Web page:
After Playboy CFO Linda Havard recapped the company’s Q4 woes, Bob Meyers, EVP, president for Media, sought to convince listeners on the earnings call that by combining print and digital, Playboy will help solve the troubles faced by all mags these days.
Meyers attempted to put Playboy’s situation in context, by citing dismal industry figures: “The biggest challenge is restructuring our monthly magazine and we’re not alone in that. Print and digital have always been collaborative at Playboy (NYSE: PLA). But rather than developing content for two different sides, we’ll be adapting content for print and online and mobile. While long-form articles tend to work best for the print magazine, much of what we offer works best in a combination between print and online, such as humor and photos. Plus, that will present advertisers much more opportunity.”
– Sale or merger? Ready to listen: During the start of the Q&A, Interim CEO Jerry Kern was asked if the company was open to a sale. Since Christie Hefner is no longer at the head of Playboy Enterprises after exiting as CEO and Chairman in December. Kern simply said said that considering the current situation, Playboy would be willing to entertain reasonable offers and left it at that. More after the jump.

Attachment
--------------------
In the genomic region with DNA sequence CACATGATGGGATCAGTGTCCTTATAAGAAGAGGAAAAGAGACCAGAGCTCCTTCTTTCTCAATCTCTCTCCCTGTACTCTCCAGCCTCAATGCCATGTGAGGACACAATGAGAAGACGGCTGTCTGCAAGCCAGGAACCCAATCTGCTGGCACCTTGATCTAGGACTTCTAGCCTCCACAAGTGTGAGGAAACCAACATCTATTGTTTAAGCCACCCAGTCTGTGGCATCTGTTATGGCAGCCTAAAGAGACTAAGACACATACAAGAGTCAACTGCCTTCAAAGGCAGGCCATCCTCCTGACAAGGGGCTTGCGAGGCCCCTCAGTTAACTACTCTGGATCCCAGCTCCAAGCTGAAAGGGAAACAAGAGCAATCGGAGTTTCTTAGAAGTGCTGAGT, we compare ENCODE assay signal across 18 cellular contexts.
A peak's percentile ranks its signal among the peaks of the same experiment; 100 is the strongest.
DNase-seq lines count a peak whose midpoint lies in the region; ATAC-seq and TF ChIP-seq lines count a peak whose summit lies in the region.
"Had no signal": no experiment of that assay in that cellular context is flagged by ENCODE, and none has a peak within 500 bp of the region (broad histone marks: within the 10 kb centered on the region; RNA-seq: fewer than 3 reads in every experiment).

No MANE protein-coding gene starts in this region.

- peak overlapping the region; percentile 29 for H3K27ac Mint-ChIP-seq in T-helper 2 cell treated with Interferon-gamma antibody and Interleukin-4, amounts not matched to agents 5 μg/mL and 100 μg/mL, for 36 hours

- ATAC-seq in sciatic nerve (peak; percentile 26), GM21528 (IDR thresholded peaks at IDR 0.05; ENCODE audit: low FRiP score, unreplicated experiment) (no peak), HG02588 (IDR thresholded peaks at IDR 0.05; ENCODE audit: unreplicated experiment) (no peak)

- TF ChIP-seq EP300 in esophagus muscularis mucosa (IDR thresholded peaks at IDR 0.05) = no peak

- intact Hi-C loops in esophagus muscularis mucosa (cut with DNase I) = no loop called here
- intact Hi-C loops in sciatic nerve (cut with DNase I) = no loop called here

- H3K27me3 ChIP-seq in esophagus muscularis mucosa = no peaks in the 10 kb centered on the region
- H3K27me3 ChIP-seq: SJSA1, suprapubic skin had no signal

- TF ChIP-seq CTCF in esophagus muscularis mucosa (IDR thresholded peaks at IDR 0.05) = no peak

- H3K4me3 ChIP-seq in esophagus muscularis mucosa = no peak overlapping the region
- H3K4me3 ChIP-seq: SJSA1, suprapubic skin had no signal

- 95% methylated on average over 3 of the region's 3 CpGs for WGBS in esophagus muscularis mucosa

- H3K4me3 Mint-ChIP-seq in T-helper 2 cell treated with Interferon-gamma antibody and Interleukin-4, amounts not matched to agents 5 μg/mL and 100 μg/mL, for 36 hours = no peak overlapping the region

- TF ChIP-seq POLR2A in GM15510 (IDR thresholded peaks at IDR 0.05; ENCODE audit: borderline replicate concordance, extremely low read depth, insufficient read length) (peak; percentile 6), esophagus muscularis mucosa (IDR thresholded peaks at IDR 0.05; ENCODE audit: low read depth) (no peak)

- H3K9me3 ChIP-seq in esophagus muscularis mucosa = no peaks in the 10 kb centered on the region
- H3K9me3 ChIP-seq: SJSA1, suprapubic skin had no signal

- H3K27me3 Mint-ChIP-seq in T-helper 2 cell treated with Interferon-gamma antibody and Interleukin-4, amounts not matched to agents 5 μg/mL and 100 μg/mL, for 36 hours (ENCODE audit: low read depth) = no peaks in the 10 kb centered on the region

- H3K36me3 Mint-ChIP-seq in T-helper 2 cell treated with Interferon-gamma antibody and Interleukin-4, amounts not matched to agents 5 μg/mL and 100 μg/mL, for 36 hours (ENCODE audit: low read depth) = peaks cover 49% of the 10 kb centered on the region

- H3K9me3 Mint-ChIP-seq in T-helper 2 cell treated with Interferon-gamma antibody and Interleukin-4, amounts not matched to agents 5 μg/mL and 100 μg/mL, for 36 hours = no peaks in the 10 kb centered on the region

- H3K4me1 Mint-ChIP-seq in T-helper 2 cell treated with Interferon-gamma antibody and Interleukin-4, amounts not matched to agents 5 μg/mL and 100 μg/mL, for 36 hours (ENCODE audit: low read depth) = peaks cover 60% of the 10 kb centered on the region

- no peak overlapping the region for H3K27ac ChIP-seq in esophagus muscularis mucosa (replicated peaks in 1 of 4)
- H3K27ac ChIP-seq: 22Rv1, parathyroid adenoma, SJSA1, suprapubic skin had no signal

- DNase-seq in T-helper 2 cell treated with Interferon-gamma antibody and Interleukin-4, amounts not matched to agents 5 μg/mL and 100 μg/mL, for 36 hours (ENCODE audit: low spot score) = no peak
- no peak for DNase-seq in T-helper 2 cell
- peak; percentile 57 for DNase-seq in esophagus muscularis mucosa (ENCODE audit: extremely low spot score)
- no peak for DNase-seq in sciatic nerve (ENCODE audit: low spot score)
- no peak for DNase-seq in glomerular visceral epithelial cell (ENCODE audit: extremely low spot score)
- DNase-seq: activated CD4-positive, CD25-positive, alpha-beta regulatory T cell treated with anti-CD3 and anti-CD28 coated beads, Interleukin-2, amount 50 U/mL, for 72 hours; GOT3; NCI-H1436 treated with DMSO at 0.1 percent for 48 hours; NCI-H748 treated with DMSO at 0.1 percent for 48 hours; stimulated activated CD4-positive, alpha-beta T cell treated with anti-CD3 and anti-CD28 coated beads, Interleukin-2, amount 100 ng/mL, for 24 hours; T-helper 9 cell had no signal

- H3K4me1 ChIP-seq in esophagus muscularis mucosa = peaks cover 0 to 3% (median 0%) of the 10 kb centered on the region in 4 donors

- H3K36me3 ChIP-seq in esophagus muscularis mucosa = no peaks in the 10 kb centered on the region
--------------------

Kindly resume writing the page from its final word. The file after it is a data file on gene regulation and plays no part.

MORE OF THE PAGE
– No bailout for Bunnies: Kern was insistent that Playboy will move back to profitability, but he was unable to offer any concrete idea as to when. Nevertheless, the company is doing better than most major banks, Kern said, adding, unprompted, before the Q&A, “We are not seeking and will not need a government bailout.”
– Christie’s severance: With the company’s market cap hovering around just $50 million, Kern was asked how Playboy could justify paying Christie Hefner a $2 million severance package. While she was entitled to only $1.6 million in severance, the board simply felt that, in light of her 20 years at the head, that she deserved more, Kern said. “The board decided that providing the $2 million in severance wasn’t a violation of our fiduciary responsibilities.” The severance has already been paid in full, he said. In the meantime, Playboy retained an executive search firm last month to find Hefner’s successor. No word on when they expect to fill that role permanently. Kern then offered some Playboy humor: “I’m starting to get used to ‘interim’ in front of my name. I hope my wife doesn’t start getting too used the title, though.”